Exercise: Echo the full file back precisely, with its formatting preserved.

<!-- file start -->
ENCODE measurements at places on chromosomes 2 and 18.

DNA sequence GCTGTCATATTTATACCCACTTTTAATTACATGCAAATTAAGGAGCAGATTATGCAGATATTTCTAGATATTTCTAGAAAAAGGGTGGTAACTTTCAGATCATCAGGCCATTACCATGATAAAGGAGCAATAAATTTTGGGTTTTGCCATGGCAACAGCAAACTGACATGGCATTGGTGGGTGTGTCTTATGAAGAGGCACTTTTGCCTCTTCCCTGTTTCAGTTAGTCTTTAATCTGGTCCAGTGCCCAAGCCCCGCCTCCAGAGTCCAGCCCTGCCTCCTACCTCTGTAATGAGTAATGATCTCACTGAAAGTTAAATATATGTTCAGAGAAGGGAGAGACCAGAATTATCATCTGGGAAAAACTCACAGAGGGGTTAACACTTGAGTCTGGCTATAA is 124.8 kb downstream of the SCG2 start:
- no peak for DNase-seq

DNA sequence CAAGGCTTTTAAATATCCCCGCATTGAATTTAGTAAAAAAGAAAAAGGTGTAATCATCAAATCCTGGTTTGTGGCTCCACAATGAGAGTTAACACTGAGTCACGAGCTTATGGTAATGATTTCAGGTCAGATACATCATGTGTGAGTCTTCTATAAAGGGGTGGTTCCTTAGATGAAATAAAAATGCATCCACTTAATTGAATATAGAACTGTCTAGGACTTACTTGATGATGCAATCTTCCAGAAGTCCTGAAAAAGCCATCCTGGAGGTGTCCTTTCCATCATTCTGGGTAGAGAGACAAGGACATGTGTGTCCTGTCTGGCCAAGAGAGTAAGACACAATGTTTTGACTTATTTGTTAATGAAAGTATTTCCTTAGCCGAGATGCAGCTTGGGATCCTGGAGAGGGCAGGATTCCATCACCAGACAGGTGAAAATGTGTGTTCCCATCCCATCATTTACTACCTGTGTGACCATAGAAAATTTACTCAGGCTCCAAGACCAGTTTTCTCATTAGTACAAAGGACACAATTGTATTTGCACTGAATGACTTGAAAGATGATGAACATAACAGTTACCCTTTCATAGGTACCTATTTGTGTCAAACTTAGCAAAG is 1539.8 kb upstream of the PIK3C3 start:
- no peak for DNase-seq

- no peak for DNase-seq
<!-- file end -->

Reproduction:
ENCODE measurements at places on chromosomes 2 and 18.

DNA sequence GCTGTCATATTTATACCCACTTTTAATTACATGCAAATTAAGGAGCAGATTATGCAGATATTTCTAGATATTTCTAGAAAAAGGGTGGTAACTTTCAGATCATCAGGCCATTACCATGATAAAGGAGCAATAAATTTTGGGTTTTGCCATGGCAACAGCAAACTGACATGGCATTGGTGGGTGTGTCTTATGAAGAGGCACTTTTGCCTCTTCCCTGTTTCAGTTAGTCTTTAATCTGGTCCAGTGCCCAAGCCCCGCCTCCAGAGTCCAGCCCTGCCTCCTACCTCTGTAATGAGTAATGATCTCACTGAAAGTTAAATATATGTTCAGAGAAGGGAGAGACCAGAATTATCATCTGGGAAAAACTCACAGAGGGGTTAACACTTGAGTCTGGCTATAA is 124.8 kb downstream of the SCG2 start:
- no peak for DNase-seq

DNA sequence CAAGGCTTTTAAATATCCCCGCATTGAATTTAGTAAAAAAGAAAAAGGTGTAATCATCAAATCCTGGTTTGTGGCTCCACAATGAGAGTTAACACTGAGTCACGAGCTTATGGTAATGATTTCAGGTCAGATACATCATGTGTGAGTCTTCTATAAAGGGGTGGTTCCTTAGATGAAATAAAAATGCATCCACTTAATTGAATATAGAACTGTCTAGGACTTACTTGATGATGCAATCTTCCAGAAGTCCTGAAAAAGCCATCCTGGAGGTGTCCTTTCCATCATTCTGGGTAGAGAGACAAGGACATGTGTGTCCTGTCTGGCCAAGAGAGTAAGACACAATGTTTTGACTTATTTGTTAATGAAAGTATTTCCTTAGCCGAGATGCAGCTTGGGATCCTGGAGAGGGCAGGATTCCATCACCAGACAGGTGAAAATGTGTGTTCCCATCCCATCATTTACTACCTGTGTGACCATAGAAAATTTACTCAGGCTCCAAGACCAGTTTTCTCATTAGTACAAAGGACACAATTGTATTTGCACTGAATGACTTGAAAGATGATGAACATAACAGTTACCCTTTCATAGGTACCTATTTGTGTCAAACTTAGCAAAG is 1539.8 kb upstream of the PIK3C3 start:
- no peak for DNase-seq

- no peak for DNase-seq